Amazon appears to be serving up its revenge on Seattle politicians in mute, cold doses. The latest plot twist is this new story in the Seattle Times, detailing the company’s new plans for greater expansion in Bellevue. It’s increasingly clear that when the giant Seattle company went looking for a second headquarters, it did choose two after all. Initially the Washington DC suburb of Arlington and another in New York City were picked. Then, under pressure from New York’s famously tough local politicians, Amazon abruptly canceled plans for the New York HQ. The company has gone ahead with Arlington, and now, (unannounced) with Bellevue. The company now projects it will house 25,000 employees in downtown Bellevue, up from earlier projections of 15,000, same as in D.C. (Seattle has 55,000 Amazon workers, spread over about 50 buildings.)
Word is that Amazon’s top brass feel angry at Seattle’s anti-business political climate, which has repaid Amazon’s clumsy efforts to elect a more pragmatic city council by slapping a tax on high-earners and targeting Amazon to pay the highest amount. It feels like a rebuff. Amazon chose to build its base in the city (not the suburbs like most tech campuses), and expected gratitude for its urbanism. Instead, Amazon gets demonized for all manner of problems — high housing costs, a distorted building boom for small apartments, congestion, “the prosperity bomb,” a gated complex, the loss of funky retail stores, monopolistic arrogance.
You don’t really push around Amazon. So, apparently, it has decided to stop expansion in Seattle, and to give up on trying to shift the anti-business politics of the city. See ya!
One of the ironies of this shift is that the building of light rail to downtown Bellevue may have as much to do with the Eastward tilt as Seattle’s populist politics. Related to this is the sense that the Eastside is no longer a colony of Seattle, since it now has the jobs, the housing, the good schools, and the urban amenities that used to require a trip to Seattle. The only thing missing from the new urban mix is the arts, as exemplified by the long, so-far-futile effort to build a performing arts center — PACE, for Performing Arts Center Eastside — in the heart of Kemper Freeman’s Bellevue.
The departure of Amazon employees from downtown Seattle, partly as more work remotely, will have a devastating effect on Seattle’s downtown. Much of the city’s retail (restaurants, bars, nightlife, upscale shops, services) will be significantly affected. True, some rental costs will decline considerably (for a while). But uncertainty and depressed profits will further dampen investment in new retail, in new businesses, and in new residential towers.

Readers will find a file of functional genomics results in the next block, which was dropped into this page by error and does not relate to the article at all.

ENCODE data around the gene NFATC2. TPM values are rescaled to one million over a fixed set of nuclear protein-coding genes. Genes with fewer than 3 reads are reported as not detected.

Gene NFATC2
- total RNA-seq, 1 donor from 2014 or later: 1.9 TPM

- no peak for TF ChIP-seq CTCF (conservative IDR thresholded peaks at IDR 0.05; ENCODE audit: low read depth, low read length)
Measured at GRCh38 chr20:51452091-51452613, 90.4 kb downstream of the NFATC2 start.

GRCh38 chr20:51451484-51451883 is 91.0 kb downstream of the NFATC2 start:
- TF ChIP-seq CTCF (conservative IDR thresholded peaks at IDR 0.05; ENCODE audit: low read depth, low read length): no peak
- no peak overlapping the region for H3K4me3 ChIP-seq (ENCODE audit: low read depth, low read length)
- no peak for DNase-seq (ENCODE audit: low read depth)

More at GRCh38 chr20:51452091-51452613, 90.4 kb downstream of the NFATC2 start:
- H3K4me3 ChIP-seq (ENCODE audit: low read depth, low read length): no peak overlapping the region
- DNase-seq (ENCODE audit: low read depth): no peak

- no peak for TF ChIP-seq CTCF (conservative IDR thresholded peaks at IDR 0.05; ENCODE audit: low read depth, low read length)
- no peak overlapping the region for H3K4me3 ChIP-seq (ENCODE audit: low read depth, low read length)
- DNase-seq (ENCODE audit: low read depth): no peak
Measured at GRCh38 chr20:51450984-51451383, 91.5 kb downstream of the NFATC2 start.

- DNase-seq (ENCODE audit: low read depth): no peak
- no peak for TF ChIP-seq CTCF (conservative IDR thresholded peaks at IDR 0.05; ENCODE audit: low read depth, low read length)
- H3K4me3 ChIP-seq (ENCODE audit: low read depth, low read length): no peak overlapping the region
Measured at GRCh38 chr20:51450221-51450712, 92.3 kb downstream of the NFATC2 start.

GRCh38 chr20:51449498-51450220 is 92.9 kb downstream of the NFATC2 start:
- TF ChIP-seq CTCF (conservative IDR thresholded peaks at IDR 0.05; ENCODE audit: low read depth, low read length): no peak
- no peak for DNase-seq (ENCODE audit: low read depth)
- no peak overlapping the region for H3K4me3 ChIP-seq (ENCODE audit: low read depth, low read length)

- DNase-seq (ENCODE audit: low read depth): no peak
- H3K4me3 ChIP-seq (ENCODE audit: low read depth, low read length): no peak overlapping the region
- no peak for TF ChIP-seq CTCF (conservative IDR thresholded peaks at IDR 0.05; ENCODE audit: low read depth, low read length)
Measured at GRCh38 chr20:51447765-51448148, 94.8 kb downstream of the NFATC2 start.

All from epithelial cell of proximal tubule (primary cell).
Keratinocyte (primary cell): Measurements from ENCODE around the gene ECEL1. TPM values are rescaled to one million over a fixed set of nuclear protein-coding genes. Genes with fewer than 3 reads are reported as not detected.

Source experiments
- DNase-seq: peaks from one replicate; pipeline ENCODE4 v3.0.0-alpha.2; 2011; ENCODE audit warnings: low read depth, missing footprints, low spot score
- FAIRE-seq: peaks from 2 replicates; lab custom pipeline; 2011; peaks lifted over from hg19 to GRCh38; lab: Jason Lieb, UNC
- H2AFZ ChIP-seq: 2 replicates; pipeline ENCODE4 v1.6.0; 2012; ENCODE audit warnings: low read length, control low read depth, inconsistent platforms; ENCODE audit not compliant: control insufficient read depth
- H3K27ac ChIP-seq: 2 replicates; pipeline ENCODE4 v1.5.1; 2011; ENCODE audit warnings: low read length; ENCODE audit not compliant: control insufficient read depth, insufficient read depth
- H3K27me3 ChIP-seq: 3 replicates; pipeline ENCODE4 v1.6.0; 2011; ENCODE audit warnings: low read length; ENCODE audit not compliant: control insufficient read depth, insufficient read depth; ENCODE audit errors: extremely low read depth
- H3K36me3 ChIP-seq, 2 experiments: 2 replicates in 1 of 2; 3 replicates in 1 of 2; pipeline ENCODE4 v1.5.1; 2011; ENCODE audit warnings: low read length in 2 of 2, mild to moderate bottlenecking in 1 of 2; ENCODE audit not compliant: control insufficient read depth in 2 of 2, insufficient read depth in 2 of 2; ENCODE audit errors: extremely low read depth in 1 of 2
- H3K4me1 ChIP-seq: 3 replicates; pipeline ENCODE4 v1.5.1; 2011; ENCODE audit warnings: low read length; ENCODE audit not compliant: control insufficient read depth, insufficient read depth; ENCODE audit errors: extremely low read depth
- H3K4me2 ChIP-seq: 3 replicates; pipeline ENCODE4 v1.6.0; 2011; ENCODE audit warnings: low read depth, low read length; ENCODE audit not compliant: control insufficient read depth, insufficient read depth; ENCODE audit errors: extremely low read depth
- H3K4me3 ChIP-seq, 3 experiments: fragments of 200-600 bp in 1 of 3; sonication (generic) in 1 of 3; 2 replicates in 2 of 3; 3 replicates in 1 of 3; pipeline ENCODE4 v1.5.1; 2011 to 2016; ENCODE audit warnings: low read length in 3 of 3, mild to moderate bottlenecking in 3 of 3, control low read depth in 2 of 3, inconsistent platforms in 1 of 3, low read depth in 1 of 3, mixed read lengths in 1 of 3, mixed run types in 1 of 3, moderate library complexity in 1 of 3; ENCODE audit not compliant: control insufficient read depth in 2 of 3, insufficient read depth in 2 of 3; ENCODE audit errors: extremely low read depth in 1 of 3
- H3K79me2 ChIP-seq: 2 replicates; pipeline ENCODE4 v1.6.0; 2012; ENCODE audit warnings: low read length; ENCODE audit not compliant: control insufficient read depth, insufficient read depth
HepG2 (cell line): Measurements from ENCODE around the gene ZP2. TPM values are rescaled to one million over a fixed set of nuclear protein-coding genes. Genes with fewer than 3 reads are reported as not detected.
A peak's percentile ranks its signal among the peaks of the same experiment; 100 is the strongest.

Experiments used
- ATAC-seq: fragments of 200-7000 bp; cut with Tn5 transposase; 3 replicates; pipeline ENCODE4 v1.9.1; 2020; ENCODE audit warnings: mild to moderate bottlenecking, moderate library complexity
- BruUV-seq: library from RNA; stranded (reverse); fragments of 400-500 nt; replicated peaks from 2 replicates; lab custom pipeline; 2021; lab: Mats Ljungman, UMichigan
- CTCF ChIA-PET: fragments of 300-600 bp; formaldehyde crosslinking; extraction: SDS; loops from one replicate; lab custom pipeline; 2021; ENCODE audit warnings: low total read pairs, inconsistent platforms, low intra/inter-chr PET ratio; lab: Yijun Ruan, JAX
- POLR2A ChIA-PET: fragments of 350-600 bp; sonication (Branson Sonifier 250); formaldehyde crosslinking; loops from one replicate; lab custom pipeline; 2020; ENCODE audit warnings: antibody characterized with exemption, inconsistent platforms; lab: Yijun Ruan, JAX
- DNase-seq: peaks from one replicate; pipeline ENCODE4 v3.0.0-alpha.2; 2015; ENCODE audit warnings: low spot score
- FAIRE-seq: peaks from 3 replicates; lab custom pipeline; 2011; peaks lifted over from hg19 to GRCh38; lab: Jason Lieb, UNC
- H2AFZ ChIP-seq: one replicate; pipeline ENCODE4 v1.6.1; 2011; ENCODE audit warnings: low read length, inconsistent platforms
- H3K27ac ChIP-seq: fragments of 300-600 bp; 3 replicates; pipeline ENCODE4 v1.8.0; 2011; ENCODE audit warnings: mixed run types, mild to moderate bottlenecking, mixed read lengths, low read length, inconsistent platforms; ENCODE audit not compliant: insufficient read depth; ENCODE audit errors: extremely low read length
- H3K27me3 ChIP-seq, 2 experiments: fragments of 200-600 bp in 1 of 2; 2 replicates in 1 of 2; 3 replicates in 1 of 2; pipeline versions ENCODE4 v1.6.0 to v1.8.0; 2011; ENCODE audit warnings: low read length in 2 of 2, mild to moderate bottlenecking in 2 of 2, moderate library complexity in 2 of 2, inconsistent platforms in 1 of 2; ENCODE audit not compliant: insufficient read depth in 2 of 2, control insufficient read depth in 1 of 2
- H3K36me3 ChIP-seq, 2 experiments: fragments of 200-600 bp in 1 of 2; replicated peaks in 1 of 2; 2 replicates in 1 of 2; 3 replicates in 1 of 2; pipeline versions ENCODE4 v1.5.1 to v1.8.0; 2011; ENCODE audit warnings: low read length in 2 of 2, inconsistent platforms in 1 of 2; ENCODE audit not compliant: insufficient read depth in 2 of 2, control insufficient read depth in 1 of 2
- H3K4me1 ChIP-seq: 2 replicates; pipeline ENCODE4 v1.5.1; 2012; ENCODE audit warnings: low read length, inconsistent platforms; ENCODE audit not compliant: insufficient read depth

Meanwhile, columnist Danny Westneat files a story meant to calm our worries. Keeping Amazon expansion in the region, by putting more in Bellevue, is mostly a plus (assuming Seattle keeps its Amazon jobs). And if Seattle is emptying out, why did a big New York developer just file plans for a 40-story high rise right next to an Amazon tower in South Lake Union?
My version of good news amid the jitters is to stress the opportunity in this migration to The Wild East. That would be to embrace the notion of a Twin Cities future for the greater Seattle area. Transit will help. So will some regional institutions such as the new Seattle-King County governance for dealing with homelessness (a major achievement by Executive Dow Constantine and Mayor Jenny Durkan). It also helps to see this evolution as a spreading of urbanist living to a broader network of interconnected smaller cities, as Seattle planners have long envisioned for our “poly-nucleated” future. Already the Eastside Quad Cities (Bellevue, Kirkland, Redmond, and Issaquah) have a population equal to Seattle’s.
This could be planned and coordinated growth, or it could be left to market forces (as now). What’s needed is some system for allocating assets. Minneapolis-St. Paul provides the best example, with its metropolitan governance, tax-base sharing, and enhanced distinctiveness for the multiple cities. The big question is whether the regionalist options are still on the table, or whether the separate cities are now big enough to claim “states’ rights.” Since Seattle (like Los Angeles) has an allergy to regional governance, count me as not hopeful.